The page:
The lushness of new-season vegetation, combined with snow-melt high flows in streams and some great views make these five hikes perfect for spring.
When I was a boy, and the family made the trip from Baltimore down to Radford to visit my maternal grandparents, the thing that overwhelmed me most—well, aside from getting to go to the Clover Creamery pretty regularly for ice cream cones— was how green and naturally noisy the Virginia mountains were compared to home.
It was the lushness of the green that looked the most different. Add in the big noise of birds going nuts, and the rush of water in spring-swollen streams, and I felt like I was in a different world. And one I loved enough to come back to the region to live once I grew up and had the choice.
That feel and lure of spring remains strong for The Day Hiker and me. Here are five favorite places to get out and revel in it, in rough order of easiest to most demanding:
1. Apple Orchard-Cornelius Creek trails loop from I-81 Exit 168. Not only do you get a chance to experience 200-foot Apple Orchard Falls around its peak flow, but on the climb from the parking lot at the end of FR 59, we’ve often stopped to listen to the flow off the mountain toward the creek, rushing under new green with enough noise to sound like its own stream. And the sound of Cornelius Creek—on the way back down—can make it hard to talk at points. Be prepared to take your boots off to ford it at two points near the bottom. Total distance: 6.8 if you take the forest road to Cornelius Creek; 7.3 if you take the Appalachian Trail. And expandable to about 8.5 if you take the AT on past Cornelius Creek to lunch at the great overlook at Black Rock.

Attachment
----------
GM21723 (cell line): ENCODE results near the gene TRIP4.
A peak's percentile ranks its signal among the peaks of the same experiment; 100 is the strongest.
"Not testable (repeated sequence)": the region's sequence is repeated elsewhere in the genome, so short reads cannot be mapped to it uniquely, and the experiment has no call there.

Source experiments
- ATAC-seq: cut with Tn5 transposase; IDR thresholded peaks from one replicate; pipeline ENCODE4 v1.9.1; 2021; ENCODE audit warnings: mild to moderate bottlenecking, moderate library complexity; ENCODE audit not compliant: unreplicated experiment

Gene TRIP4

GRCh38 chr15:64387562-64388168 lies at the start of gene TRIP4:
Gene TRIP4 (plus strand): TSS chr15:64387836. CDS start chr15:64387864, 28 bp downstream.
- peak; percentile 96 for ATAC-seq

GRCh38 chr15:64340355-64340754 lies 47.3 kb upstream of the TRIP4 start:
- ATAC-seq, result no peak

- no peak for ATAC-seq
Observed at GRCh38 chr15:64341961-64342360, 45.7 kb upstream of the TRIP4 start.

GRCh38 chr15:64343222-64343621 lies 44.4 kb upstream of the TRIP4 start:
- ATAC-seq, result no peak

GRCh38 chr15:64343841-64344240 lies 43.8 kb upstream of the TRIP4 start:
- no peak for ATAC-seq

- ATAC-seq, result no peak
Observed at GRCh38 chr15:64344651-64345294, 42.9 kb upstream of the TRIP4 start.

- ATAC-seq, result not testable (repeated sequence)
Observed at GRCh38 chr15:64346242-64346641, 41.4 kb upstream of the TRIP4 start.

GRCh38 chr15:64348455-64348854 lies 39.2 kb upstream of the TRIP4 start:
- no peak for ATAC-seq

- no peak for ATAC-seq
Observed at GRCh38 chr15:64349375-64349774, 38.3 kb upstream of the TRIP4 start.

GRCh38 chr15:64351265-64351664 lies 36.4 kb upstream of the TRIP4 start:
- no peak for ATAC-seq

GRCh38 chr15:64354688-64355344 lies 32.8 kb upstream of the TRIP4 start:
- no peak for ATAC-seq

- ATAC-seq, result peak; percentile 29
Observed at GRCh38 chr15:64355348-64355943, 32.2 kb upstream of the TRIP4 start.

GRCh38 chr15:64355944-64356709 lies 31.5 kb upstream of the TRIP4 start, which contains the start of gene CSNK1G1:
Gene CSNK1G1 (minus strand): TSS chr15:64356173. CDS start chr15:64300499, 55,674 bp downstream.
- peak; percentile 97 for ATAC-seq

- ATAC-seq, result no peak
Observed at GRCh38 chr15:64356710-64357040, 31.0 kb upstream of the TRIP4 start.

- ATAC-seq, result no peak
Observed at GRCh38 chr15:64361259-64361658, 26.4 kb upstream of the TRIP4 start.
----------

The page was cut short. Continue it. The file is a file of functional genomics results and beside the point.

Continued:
2. Camp Rapidan hike near Big Meadows Lodge on the Skyline Drive. A great walk to get up to after a night at Big Meadows, in that it can be as ambitious as a 7.4-mile loop or as easy as a 4.1-mile down and back. Attractions are the palpable history of President Hoover’s mountain getaway, and the meeting of the Mill Prong and the Laurel Prong to form the Rapidan River, which can be kicking in spring.
3. Whiteoak Canyon trails from milepost 45.6 of the Skyline Drive. While the nearly continuous waterfalls make this area as popular (crowded), as perhaps any in the Virginia mountains, everyone should experience at least once this strenuous (and we hate it when you go down first), but rewarding loop of either 8 or 9.3 miles past six falls, not to mention swimming holes and lots of slippery footing.
4. The Grayson Highlands. Most any hike in most any season is a treat as you walk across the top of Virginia. We love ascending toward Mount Rogers from Elk Garden along Va. 600, climbing the Appalachian Trail toward the side trail to the Mount Rogers summit. Water is not the attraction here. It’s open meadows, great vistas, pony visits and just taking a deep breath of the purest dose of spring in the Commonwealth.
5. Ramsey’s Draft Wilderness, west of Staunton. By far the most rugged of these hikes, as you’re not sure, depending on recent rains and storms, how high the flow of Ramsey’s Draft will be, necessitating constant decisions about if and where to cross, whether to try to walk across that tree fallen across the flow or just face reality and butt-scoot. But whatever the circumstances —at times the unmarked trails are easier to find and follow than others—you’re as purely outside as you can get in these parts.